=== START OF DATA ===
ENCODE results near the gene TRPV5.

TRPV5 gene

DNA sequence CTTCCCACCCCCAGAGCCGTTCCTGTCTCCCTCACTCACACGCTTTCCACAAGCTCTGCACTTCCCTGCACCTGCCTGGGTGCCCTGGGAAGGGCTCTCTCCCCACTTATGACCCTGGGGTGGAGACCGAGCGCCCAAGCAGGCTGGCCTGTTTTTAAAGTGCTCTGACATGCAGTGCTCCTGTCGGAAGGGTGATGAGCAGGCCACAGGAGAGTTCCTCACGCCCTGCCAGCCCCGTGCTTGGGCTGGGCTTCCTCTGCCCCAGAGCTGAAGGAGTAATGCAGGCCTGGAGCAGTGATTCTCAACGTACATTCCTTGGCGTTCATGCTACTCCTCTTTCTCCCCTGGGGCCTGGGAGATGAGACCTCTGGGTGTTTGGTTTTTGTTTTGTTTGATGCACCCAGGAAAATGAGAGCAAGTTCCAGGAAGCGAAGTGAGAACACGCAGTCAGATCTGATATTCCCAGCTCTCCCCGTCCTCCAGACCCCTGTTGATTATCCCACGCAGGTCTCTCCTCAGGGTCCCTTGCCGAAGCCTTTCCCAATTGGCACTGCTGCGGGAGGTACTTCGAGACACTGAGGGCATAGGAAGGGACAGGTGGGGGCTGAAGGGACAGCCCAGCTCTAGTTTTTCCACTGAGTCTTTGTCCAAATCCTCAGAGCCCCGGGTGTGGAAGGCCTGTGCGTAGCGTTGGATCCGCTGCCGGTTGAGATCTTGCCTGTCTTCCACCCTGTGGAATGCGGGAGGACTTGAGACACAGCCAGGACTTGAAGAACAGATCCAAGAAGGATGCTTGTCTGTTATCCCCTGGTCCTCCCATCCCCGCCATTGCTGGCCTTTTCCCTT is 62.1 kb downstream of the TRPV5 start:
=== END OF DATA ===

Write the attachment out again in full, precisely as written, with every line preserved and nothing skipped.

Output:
ENCODE results near the gene TRPV5.

TRPV5 gene

DNA sequence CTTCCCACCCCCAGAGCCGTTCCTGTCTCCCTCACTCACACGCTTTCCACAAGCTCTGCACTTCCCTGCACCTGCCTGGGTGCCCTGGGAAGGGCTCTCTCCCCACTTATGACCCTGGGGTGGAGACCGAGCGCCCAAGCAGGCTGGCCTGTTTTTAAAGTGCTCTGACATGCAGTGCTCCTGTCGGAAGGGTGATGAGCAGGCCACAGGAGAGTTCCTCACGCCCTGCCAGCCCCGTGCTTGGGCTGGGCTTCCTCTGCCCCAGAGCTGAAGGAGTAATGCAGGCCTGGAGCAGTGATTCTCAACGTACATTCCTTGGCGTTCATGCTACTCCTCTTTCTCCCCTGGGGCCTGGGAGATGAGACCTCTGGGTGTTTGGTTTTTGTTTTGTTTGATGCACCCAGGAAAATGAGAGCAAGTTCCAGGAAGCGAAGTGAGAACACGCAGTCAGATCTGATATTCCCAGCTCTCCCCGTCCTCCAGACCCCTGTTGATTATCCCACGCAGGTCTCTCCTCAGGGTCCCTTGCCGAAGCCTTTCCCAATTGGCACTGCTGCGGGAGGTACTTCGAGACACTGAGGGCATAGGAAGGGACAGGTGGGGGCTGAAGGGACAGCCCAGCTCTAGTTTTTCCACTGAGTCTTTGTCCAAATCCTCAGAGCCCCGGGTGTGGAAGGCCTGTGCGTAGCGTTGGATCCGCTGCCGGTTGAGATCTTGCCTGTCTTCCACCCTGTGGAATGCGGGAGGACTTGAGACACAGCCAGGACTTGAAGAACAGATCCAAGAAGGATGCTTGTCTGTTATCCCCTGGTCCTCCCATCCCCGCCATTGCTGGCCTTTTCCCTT is 62.1 kb downstream of the TRPV5 start: